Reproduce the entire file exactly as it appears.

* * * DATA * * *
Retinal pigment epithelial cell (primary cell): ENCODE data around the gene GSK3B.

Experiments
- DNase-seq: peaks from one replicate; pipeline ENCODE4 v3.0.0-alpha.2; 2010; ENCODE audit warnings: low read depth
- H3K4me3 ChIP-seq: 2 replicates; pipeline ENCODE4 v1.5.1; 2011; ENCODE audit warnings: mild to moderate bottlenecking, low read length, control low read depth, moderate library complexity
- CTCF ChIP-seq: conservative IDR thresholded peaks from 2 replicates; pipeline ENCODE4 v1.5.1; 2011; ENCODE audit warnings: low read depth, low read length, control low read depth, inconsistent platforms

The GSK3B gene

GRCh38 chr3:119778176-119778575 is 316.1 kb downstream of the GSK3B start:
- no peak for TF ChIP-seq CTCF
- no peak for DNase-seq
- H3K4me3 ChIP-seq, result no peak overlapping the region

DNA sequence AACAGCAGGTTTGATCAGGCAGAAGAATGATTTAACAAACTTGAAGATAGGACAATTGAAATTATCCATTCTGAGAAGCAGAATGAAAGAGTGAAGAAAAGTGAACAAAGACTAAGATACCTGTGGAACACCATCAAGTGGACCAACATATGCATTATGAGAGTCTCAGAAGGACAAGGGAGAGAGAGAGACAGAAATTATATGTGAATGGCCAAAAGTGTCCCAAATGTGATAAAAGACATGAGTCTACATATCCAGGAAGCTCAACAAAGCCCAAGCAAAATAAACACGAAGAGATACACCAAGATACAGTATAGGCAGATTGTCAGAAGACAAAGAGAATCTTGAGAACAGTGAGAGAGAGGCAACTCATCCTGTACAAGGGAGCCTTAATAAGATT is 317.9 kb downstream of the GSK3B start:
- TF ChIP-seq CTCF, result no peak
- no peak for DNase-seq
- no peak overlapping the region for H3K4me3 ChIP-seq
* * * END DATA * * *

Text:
Retinal pigment epithelial cell (primary cell): ENCODE data around the gene GSK3B.

Experiments
- DNase-seq: peaks from one replicate; pipeline ENCODE4 v3.0.0-alpha.2; 2010; ENCODE audit warnings: low read depth
- H3K4me3 ChIP-seq: 2 replicates; pipeline ENCODE4 v1.5.1; 2011; ENCODE audit warnings: mild to moderate bottlenecking, low read length, control low read depth, moderate library complexity
- CTCF ChIP-seq: conservative IDR thresholded peaks from 2 replicates; pipeline ENCODE4 v1.5.1; 2011; ENCODE audit warnings: low read depth, low read length, control low read depth, inconsistent platforms

The GSK3B gene

GRCh38 chr3:119778176-119778575 is 316.1 kb downstream of the GSK3B start:
- no peak for TF ChIP-seq CTCF
- no peak for DNase-seq
- H3K4me3 ChIP-seq, result no peak overlapping the region

DNA sequence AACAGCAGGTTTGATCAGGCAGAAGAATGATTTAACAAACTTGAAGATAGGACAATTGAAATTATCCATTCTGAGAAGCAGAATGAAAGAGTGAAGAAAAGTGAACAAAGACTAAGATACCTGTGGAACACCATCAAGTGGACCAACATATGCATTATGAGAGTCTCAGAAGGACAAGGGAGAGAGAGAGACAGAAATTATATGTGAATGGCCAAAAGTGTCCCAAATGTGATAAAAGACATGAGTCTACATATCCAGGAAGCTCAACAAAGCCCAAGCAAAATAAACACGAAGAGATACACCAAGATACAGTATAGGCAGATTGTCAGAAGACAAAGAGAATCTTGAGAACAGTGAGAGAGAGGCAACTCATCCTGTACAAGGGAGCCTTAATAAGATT is 317.9 kb downstream of the GSK3B start:
- TF ChIP-seq CTCF, result no peak
- no peak for DNase-seq
- no peak overlapping the region for H3K4me3 ChIP-seq